Key Word and Inductive Analyses of the Parable of the Talents


  • Like a man traveling. The theme is investing. We are given the resources and opportunities; when we put them back into the Kingdom, it is a guaranteed dividend and investment growth in what is far more precious and valuable than an earthly stock market!
  • His own servants. This was the picture of a very wealthy landowner who often delegated control to trusted employees and accountants as corporations do today. This was a position that was good and an honor! The rich had perhaps many homes between which they traveled.
  • Talents. A talent is usually one year’s wages for the rich, and a silver talent was up to 6,000 days of wages for an average worker. It also means endowment, being given something precious. Talents have become synonymous with natural abilities. This passage really does not deal with money, but rather with whatever the Lord gives us. This can be any endowment or ability such as money, natural talents, resources, spiritual gifts, opportunities, or a person with whom to talk and encourage. Even the small portion was an extraordinary sum of money. We need to see that God trusts us with His goods and people. These goods and people are extraordinarily valuable, hence the reason why Jesus uses such language to describe vast wealth. The real wealth in life is not in money, but rather, in relationships and obedience. God trusts us with His vast wealth! The question is, what do we do with that trust?
  • Traveling. Because there was no mechanized or scheduled transportation, no one would know when the master would come back, even from a well-planned trip. Thus, it was imperative that everyone be prepared and productive at all times. Only the most dependable and trusted servant would get such an opportunity to invest in their master’s behalf. When these talents are functioning as they are given to us, we become Christ’s hands and feet in the world! The key characteristics are being trustworthy, dependable, and honest. The same ones go into serving Him properly and honorably.
  • According to his own ability. The measuring stick which God uses to measure us is not against one another—what someone else has done; rather, it is what we are capable of! He judges us against ourselves! So, never worry what others are doing; only seek what you can do better! Be ready means to be prepared for a long delay, as Christ may return tomorrow or in another two thousand years. His timing is to help our faith development and preparedness. Do not misjudge yourself; seek Him and let your confidence be who you are in Him, not how others respond to you!
  • Moneychangers were like banks and would earn a small amount of interest. Jews were not to charge interest to fellow Jews (Ex. 22:25-27). Some used this system to extort others and acquire vast amounts of wealth. Investing was then as today—in business, property, and foreign ventures for trade.
  • This is an aspect of stewardship! What we are given is not for us to hoard, but to use. We are in training for a much larger service to come. What we learn here on earth helps develop the skills and integrity to serve Him even more in eternity. We need to see our lives as boot camp—training to benefit what is to come. When we negate our training, we will be unprepared and ill-equipped to do much of anything! Our standing in the Kingdom is determined by our faithfulness here with what Christ has given, and the people and places for which we can use those talents.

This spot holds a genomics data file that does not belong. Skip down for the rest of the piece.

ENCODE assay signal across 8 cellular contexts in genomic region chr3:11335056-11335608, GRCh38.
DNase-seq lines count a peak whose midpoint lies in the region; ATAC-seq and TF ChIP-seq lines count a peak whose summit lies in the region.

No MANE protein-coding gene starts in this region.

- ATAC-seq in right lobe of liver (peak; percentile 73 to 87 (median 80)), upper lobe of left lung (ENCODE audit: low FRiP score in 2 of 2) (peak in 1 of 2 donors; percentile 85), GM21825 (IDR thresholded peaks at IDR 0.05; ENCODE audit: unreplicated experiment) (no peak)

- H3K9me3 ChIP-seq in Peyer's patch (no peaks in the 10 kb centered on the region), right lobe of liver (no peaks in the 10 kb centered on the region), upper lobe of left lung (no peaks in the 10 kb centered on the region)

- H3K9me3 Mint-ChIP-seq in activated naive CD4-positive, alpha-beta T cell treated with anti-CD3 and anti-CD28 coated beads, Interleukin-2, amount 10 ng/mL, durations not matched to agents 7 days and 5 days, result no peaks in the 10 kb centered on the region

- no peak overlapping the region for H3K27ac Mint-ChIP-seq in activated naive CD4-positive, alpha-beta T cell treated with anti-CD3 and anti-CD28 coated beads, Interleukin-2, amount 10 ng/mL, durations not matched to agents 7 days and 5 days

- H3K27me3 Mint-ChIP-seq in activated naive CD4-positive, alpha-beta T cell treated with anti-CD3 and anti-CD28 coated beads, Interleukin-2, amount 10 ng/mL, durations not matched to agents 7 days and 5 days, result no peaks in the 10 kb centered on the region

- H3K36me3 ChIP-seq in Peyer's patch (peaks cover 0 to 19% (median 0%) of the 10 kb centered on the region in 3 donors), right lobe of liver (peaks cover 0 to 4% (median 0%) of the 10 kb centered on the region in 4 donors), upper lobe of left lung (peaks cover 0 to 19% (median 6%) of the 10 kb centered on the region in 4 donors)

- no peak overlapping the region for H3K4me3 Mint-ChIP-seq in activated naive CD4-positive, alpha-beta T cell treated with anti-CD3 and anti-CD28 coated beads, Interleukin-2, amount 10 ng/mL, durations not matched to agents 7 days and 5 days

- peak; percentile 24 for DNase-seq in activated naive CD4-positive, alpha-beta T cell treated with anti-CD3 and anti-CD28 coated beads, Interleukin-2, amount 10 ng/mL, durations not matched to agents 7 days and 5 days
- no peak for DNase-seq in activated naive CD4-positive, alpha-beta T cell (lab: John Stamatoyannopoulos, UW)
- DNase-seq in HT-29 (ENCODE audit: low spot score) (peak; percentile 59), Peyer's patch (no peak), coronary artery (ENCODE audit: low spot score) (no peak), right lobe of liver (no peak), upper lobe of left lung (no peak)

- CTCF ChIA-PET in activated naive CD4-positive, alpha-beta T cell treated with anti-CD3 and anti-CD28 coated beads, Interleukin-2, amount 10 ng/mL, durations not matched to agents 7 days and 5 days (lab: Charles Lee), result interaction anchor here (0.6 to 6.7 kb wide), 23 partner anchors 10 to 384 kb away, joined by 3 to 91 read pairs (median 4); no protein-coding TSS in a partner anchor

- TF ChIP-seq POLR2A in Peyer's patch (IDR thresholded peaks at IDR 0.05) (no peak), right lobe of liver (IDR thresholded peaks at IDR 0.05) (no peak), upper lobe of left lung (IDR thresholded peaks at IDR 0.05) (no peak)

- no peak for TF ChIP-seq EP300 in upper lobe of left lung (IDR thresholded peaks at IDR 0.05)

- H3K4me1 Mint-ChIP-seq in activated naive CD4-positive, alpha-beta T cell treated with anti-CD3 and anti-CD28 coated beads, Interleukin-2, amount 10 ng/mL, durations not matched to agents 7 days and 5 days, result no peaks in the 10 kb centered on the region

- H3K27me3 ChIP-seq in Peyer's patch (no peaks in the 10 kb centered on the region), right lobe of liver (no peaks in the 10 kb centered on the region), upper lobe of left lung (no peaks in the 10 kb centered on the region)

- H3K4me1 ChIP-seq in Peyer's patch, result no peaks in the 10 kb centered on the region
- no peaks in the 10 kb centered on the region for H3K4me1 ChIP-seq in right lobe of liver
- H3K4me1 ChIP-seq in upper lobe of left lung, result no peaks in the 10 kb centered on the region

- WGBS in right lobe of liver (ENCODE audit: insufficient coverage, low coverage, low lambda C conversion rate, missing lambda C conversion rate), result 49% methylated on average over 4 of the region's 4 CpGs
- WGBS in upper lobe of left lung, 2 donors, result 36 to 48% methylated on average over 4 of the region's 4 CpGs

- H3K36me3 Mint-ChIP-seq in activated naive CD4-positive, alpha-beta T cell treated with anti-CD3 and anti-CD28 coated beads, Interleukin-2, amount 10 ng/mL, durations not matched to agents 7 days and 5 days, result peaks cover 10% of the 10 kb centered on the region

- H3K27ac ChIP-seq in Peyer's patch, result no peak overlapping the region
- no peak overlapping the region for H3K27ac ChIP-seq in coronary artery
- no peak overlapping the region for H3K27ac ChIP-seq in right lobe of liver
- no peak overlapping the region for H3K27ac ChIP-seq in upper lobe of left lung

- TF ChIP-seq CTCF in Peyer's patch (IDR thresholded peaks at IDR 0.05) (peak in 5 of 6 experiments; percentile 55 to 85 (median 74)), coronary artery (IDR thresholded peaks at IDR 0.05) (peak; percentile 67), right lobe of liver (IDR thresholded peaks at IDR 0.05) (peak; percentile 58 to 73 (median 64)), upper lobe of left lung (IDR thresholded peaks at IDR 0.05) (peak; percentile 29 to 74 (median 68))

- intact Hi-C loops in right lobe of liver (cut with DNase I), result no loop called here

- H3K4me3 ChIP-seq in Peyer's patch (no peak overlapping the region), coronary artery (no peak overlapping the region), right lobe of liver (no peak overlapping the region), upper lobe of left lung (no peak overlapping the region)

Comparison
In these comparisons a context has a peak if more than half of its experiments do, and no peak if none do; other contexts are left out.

• Faithful over a few things. Obeying is faithfulness! Obeying is not about education, intelligence, or skill; rather, it is taking what He gives and doing. It is taking what He has given and replicating, increasing, and using it for the benefit of others, as well as for our growth and His glory (1 Cor. 4:2).
  • Dug in the ground. This was done to protect the money from a thief, taking no risk and thus no potential of return. It would be like buying a car and never using it because you do not want to get it dirty, or, like hiding money in a mattress and never using it to better your life or serve God. It is not using our gifts and opportunities because we are fearful.
  • In the parable in Luke, Jesus uses the illustration of tying the money in a cloth, showing not only fear, but also extreme negligence (Luke 19).
  • Doubling. This was actually easy to do because there were few rich people and they often lent the money to build cites and set up business for others. Obedience proves integrity!
  • Hard man, meaning the servant knew better! He displayed neglect, distrust, carelessness, and perhaps laziness.
  • You have what is yours, refers to I am not responsible. This is classic blame-shifting and refusal to take responsibility for one’s actions (Gen 3:12-13; Jer. 31:29-30; Ezek. 18:1-4; Matt. 7:1-5; Rom. 14:12-13).
  • Deposit money. He could gather interest from the Romans and other Gentiles (Lev. 25:36-37; Neh. 5:7; Prov. 28:8).
  • Wicked…lazy. God gives us the opportunities that match our abilities and resources as well as our connections. The amount of talents given to us is irrelevant, as one is as great as 10; it is how we use them that matters. The person who receives more is of no more value or worth to God than the one who receives one! When we refuse to use what God gives, take heed; this is being wicked!  We have to be careful that we do not sell ourselves short. He gives us the ability and the opportunity; we must reach out and take it—risk as well as reward. To not be prepared, to not risk is to negate opportunities which will only lead to loneliness and bitterness, as we will see—a life wasted, not a life fulfilled (Matt. 6:33; 2 Cor. 1:20)!
  •  Darkness is the imagery for hell. We have to realize we cannot blame- shift; we have to take our responsibility seriously!


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